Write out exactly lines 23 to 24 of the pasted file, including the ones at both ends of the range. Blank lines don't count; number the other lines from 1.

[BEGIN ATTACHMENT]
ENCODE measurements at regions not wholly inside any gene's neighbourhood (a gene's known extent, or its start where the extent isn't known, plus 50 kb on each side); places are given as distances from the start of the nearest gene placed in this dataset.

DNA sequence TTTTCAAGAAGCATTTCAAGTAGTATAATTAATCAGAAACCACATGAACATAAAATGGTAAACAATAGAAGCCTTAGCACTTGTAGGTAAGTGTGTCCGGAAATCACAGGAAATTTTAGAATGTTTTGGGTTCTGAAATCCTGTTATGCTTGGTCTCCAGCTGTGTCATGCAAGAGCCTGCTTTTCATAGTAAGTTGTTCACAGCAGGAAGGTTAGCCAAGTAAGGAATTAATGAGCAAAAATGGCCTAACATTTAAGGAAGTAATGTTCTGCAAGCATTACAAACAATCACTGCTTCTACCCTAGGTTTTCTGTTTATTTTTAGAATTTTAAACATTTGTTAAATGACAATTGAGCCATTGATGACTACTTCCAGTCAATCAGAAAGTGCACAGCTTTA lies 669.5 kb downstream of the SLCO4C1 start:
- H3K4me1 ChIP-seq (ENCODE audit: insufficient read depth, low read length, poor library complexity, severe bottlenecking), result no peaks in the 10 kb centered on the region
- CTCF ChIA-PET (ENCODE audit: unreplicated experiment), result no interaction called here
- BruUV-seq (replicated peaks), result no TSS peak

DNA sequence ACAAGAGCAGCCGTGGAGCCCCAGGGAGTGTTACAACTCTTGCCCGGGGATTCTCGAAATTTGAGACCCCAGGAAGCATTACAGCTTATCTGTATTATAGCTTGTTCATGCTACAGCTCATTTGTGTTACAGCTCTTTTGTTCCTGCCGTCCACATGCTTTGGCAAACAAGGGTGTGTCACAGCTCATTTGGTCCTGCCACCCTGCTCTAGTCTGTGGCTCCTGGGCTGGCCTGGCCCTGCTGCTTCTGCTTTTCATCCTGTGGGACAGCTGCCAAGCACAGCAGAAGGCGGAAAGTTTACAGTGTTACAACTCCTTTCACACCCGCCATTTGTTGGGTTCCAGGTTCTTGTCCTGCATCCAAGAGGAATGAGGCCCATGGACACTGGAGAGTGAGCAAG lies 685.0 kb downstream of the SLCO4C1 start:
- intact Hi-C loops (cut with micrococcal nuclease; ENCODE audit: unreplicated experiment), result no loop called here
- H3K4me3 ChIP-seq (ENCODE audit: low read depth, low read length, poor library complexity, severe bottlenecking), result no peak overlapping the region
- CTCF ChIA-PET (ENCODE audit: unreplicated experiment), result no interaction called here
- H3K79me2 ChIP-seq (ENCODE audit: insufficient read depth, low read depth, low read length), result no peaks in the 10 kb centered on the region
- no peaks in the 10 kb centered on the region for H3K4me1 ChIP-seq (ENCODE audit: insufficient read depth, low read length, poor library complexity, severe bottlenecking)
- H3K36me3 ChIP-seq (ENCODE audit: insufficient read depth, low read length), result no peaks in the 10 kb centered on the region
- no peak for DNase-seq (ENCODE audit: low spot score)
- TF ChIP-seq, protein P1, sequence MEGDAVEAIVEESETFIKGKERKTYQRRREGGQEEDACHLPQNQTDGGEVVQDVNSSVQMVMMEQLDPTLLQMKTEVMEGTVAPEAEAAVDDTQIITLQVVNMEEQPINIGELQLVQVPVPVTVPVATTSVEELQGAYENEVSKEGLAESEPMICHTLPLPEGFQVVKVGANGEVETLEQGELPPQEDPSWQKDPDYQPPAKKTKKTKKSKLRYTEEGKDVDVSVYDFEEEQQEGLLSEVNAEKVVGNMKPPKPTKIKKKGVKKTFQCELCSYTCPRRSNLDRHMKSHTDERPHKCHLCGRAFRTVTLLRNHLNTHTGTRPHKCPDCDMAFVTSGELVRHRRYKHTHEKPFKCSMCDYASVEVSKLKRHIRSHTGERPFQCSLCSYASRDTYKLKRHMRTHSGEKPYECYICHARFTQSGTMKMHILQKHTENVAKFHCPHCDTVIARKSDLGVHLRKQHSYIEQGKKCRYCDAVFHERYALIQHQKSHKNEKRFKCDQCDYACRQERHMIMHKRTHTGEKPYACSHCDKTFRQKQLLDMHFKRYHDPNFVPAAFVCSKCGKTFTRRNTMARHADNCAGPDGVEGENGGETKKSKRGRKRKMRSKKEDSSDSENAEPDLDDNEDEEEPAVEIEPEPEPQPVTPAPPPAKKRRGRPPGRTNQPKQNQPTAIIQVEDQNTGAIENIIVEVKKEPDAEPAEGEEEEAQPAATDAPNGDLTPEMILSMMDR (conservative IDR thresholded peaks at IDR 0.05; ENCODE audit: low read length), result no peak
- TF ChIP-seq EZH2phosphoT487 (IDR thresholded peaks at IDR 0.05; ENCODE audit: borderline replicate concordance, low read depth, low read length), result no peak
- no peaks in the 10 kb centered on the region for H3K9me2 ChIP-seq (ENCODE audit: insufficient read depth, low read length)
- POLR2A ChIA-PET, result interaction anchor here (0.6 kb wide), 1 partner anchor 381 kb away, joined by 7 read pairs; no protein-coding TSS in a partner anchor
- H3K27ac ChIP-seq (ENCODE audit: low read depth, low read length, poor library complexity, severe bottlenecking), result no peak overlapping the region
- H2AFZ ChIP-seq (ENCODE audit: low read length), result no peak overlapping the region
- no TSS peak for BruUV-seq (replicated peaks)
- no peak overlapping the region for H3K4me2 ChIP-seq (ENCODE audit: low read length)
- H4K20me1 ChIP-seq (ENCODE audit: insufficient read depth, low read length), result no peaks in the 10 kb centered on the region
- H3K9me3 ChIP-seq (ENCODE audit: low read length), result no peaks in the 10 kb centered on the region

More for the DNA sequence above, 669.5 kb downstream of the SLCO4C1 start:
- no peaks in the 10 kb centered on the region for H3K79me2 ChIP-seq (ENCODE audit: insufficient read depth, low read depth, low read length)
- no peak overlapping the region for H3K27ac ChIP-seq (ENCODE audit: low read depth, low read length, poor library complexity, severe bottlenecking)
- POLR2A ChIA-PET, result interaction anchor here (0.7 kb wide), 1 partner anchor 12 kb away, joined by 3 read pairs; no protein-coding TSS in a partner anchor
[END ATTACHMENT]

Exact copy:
- H3K9me3 ChIP-seq (ENCODE audit: low read length), result no peaks in the 10 kb centered on the region

More for the DNA sequence above, 669.5 kb downstream of the SLCO4C1 start: